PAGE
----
Ed Parker opened up the first commercial martial arts school here in the U.S. Before that, people shared their art in venues that were designed for other activities. Mr. Parker received a lot of criticism for it. The critics said he was selling out and it was a disgrace to the martial arts. Black Belt magazine came out against Mr. Parker because he used contracts in enrolling students. He asked Black Belt magazine if they sold subscriptions, and “wasn’t that the same thing?” Imagine if Ed Parker would have listened to the critics and not have had a commercial school? Imagine how many thousands of people would not have been involved with martial arts and how they would not have had the opportunity to learn the life lessons that martial arts teaches us.
Personally, I am grateful for the fact that he had this vision to open a commercial martial arts school which has allowed me to do something as a profession for my entire adult life. I feel that sharing Kenpo Karate and coaching my students is my calling.
This brings up the subject of my article, which is money. Many people have a resentment when people make money at their schools or from promoting a tournament. Please stop and realize that if the school owner does not make a profit he/she cannot stay open. How many would be deprived of the opportunity to learn martial arts if there was not a school to go to? How could a tournament promoter continue to throw tournaments if he/she does not make a profit? Personally I would want the promoters to make money on all of their events so they will continue to give our community the opportunity to compete and develop their skills.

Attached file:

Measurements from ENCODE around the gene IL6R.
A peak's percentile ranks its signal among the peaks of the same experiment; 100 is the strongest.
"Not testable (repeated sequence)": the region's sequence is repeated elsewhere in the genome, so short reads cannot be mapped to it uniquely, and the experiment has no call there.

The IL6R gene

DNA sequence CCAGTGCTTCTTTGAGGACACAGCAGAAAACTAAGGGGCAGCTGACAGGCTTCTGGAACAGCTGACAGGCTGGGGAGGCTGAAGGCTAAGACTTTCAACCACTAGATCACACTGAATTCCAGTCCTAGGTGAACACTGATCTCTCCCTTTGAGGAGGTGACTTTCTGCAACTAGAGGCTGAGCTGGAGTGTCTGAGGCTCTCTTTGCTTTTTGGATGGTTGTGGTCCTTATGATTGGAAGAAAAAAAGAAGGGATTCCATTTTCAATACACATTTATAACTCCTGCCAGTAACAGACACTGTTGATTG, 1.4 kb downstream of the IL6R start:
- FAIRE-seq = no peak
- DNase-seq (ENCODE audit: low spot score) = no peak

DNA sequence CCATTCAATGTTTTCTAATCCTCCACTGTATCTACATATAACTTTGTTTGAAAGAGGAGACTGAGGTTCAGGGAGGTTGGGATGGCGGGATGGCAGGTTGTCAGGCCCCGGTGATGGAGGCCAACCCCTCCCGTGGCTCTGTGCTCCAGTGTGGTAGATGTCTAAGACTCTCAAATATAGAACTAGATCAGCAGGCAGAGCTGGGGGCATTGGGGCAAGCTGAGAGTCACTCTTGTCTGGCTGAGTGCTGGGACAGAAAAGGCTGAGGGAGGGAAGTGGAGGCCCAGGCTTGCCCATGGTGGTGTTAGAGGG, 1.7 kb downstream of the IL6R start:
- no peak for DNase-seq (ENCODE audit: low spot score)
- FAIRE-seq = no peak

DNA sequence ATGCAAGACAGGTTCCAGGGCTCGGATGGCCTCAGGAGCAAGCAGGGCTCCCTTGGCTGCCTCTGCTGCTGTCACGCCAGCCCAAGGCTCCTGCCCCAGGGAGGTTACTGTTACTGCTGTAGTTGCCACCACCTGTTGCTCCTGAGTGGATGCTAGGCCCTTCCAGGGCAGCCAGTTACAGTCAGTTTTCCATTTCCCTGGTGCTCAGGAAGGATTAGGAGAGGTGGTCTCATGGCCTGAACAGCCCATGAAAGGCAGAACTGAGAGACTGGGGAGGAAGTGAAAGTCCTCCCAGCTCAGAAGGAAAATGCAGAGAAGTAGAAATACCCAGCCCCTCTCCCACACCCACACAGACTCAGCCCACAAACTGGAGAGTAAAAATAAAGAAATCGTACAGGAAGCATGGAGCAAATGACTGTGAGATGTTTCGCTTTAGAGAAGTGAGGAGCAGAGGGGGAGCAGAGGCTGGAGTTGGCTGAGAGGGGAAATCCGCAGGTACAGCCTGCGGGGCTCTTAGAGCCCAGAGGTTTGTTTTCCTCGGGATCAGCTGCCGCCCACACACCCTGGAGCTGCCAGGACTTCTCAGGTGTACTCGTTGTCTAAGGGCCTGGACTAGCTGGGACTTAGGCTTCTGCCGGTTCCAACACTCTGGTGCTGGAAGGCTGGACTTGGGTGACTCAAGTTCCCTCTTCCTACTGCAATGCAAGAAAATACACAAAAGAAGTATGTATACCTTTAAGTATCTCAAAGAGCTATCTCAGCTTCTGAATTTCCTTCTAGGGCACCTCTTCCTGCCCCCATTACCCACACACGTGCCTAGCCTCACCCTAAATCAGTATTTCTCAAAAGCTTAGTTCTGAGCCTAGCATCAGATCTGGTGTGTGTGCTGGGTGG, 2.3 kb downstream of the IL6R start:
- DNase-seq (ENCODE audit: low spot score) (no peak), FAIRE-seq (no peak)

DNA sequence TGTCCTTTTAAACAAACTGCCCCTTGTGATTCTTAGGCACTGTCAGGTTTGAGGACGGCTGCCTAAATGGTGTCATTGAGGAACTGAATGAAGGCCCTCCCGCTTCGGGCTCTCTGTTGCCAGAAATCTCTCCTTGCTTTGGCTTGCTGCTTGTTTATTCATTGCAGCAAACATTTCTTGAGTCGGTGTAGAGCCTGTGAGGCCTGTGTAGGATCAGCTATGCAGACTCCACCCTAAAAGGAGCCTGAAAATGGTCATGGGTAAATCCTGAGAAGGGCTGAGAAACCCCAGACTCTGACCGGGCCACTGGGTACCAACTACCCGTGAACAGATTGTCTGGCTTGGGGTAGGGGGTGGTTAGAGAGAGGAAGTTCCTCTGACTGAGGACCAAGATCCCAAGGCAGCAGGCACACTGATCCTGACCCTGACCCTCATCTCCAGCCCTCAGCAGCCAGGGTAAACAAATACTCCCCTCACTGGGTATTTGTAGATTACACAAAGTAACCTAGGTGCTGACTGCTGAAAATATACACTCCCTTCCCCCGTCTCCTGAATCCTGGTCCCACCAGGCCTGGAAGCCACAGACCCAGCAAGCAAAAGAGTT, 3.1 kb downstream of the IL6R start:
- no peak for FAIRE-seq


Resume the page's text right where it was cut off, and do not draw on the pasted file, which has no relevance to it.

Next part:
I believe if we are to have professional instructors they must be fairly compensated. Unless we are raising funds for a worthy cause, instructors that are invited into our school will be guaranteed an agreed price. If more is raised, 100% of that money goes to the teacher. When the price is agreed upon, that money is put aside and is no longer mine. There are different ways of showing respect and keeping your word is right at the top of the list. In my opinion to not pay the teacher a fair amount is disrespectful. We want to be contributors not just consumers. If you can’t pay your dues at your school go up and talk to your teacher. When you do this you are showing respect to him/her and your school. I have mentioned before about people wanting to join our school after their original school closed. I asked them what their tuition was and they said they did not pay dues. I wonder if that might have had something to do with the failure of the school.
Ed Parker shared with me that people buy things to gain a benefit or avoid a loss. Investing money in your martial arts education makes sense. If you don’t think it is an investment you will have a resentment and soon do something else.